DEFINITE, INDEFINITE, AND GENUINE ARTICLES

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Below are two examples of words and phrases that are misused by the know-it-alls in the mainstream media.

Most of the media moguls, I find, are simply copycats who hear one notable newscaster use a term and they “borrow” it then perpetuate it without ever taking the time to simply look it up.

Aren’t these people supposed to know what is and isn’t correct since they apply grammar and employ words, terms, and phrases for a living?

I’m sure they won’t read this instruction either, but at least you’ll know when they screw up. I have substantiated these examples using the Oxford English Dictionary. I’m sure some of you have heard of it.

1. ‘Historic’ or ‘Historical’?

Historic and historical are used in slightly different ways. Historic means ‘famous or important in history’, as in a historic occasion, whereas historical means ‘concerning history or historical events’, as in historical evidence; thus a historic event is one that was very important, whereas a historical event is something that happened in the past.

2. Is the Correct Phrasing ‘A Historic Event’ or ‘An Historic Event’?

How many times have we heard the MSM clones say “An historic…” rather than “A historic…”?

People often believe that they should use an indefinite instead of definite article in front of words like historic, horrific, or hotel. Are they right or wrong? Should you say ‘an historic event’ or ‘a historic event’? (While we’re on the subject of definite vs. indefinite articles, how many newscasters are the genuine article?)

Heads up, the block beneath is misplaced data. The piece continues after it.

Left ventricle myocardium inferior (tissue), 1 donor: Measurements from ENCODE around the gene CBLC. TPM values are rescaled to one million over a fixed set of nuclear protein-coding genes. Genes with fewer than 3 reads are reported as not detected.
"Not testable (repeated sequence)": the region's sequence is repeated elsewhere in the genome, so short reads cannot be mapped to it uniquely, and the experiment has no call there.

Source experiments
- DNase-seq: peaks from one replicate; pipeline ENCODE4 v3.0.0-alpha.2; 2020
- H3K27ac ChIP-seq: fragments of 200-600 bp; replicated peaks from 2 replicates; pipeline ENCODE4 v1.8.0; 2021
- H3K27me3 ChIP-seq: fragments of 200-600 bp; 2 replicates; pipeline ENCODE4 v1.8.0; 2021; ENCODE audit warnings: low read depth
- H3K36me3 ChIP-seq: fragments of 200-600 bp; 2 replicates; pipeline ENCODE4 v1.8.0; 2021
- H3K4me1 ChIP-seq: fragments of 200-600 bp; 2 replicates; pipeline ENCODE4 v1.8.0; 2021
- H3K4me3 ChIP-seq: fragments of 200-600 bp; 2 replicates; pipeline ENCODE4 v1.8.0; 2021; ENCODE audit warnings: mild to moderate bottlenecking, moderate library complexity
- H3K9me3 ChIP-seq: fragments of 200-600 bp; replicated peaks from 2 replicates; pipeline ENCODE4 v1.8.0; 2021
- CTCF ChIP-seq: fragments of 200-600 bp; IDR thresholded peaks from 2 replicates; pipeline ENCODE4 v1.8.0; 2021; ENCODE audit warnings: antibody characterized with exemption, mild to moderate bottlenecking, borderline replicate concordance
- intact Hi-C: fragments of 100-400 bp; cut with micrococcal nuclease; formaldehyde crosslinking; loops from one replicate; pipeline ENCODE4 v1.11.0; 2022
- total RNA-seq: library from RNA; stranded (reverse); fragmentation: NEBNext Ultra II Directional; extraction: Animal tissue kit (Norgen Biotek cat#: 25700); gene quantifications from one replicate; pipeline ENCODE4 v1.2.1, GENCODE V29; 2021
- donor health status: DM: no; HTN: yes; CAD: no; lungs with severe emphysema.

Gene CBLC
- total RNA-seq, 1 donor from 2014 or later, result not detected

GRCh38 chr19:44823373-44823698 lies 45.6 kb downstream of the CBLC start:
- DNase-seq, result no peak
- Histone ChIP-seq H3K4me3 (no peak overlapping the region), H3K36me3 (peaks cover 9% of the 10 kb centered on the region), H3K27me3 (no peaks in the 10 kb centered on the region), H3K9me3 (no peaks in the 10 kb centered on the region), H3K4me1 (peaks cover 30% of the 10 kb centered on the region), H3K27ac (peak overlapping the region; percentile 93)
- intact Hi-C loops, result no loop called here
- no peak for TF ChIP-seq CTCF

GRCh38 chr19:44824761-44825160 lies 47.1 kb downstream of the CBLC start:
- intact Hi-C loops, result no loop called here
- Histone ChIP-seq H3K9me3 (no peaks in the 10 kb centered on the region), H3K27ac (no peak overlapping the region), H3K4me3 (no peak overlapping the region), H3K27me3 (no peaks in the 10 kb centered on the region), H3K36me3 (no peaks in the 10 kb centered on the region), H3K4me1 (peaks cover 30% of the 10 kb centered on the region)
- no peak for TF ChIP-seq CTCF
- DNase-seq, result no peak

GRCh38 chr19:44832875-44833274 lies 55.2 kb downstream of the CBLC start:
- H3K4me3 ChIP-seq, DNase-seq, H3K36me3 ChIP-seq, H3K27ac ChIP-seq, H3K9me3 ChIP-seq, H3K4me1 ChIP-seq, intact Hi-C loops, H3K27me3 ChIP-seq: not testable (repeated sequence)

An is the form of the indefinite article that is used before a spoken vowel sound: it doesn’t matter how the written word in question is actually spelled. So, we say ‘an honor’, ‘an hour’, or ‘an heir’, for example, because the initial letter ‘h’ in all three words is not actually pronounced. By contrast we say ‘a hair’ or ‘a horse’ because, in these cases, the ‘h’ is pronounced.

Let’s go back to those three words that tend to cause problems: historic, horrific, and hotel. If hotel was pronounced without its initial letter ‘h’ (i.e. as if it were spelled ‘otel’), then it would be correct to use an in front of it. The same is true of historic and horrific. If horrific was pronounced ‘orrific’ and historic was pronounced ‘istoric’ then it would be appropriate to refer to ‘an istoric occasion’ or ‘an orrific accident’. In the 18th and 19th centuries, people often did pronounce these words in this way.

Today, though, these three words are generally pronounced with a spoken ‘h’ at the beginning and so it’s now more logical to refer to ‘a hotel’, ‘a historic event’, or ‘a horrific accident’.

Also see: FOX NEWS NEEDS MR. ROGERS

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